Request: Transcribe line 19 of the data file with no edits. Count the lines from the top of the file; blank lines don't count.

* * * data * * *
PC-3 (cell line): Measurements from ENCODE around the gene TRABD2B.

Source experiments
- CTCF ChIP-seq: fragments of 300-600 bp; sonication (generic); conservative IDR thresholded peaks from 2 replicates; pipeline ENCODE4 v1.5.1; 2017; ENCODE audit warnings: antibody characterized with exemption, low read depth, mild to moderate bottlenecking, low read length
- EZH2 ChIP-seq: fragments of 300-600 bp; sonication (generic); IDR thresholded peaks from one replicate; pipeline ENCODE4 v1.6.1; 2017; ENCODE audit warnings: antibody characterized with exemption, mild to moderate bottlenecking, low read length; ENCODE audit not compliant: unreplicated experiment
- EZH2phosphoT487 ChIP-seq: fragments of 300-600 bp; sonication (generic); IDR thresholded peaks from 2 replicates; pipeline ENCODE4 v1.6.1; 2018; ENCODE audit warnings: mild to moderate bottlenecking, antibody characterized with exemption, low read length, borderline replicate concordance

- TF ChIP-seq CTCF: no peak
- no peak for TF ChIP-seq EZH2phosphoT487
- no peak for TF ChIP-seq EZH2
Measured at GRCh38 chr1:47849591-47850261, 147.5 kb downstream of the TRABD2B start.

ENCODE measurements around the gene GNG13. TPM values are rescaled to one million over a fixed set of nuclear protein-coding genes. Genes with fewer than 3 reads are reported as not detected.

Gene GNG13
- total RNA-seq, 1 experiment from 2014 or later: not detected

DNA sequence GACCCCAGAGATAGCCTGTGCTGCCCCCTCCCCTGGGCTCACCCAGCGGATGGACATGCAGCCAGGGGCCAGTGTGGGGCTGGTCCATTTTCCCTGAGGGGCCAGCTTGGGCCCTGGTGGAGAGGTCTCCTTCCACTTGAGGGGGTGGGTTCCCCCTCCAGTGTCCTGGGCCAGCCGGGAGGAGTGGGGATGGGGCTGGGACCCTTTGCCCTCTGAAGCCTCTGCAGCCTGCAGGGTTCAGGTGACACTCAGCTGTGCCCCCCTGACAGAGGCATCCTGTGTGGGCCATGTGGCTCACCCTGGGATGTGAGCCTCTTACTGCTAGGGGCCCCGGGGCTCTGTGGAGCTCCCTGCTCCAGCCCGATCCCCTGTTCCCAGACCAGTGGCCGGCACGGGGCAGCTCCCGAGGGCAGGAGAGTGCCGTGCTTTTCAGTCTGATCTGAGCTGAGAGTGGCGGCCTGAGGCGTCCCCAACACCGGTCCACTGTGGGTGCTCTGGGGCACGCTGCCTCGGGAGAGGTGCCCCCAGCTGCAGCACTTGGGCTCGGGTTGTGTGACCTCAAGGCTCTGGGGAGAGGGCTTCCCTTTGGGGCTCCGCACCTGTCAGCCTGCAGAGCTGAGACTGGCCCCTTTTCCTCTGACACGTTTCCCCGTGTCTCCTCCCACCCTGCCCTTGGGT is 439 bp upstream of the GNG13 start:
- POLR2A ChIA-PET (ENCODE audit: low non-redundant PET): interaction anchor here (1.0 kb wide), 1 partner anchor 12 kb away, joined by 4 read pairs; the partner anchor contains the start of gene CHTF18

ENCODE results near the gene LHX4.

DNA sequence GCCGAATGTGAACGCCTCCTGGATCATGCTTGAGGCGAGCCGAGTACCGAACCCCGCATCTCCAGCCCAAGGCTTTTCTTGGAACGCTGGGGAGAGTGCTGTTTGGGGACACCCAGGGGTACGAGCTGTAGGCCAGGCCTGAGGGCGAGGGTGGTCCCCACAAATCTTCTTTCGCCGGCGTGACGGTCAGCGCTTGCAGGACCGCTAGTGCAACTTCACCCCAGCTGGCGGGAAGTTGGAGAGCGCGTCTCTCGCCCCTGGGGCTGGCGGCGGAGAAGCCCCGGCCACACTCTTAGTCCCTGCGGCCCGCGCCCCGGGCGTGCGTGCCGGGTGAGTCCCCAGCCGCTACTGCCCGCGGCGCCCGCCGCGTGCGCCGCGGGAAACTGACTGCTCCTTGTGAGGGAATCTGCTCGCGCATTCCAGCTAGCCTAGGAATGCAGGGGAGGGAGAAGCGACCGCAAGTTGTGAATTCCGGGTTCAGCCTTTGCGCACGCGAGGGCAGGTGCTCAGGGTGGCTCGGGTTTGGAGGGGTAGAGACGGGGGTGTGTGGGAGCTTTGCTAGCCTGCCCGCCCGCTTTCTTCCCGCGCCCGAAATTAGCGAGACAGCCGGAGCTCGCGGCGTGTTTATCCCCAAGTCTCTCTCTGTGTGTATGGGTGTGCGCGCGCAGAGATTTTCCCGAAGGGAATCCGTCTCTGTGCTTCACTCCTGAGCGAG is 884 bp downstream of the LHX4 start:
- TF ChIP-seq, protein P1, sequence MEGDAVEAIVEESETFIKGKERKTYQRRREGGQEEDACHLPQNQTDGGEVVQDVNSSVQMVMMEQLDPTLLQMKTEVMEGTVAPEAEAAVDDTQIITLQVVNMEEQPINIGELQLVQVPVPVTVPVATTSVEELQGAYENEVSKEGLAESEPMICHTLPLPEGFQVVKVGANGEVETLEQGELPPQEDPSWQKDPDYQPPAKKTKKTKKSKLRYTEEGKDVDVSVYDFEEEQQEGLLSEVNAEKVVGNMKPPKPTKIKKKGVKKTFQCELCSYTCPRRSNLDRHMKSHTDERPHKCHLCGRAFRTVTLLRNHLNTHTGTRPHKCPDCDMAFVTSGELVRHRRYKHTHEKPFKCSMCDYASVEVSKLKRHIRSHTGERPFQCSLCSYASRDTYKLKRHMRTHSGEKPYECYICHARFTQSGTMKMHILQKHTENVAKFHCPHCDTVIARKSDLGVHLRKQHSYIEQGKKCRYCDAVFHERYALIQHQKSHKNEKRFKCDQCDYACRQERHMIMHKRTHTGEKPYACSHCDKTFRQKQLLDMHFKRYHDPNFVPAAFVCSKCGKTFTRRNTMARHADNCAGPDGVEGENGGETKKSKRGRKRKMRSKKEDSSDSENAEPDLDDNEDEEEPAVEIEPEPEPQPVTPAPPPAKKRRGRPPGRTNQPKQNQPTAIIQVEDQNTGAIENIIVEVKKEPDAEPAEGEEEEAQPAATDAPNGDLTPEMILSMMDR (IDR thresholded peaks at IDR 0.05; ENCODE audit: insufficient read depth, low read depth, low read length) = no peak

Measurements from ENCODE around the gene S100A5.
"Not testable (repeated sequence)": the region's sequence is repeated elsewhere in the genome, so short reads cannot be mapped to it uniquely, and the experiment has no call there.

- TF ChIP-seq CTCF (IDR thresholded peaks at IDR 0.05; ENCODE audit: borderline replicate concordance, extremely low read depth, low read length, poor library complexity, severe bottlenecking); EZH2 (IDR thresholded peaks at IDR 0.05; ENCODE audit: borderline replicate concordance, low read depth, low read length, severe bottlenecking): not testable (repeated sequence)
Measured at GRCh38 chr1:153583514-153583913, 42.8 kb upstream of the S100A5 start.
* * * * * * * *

"Not testable (repeated sequence)": the region's sequence is repeated elsewhere in the genome, so short reads cannot be mapped to it uniquely, and the experiment has no call there.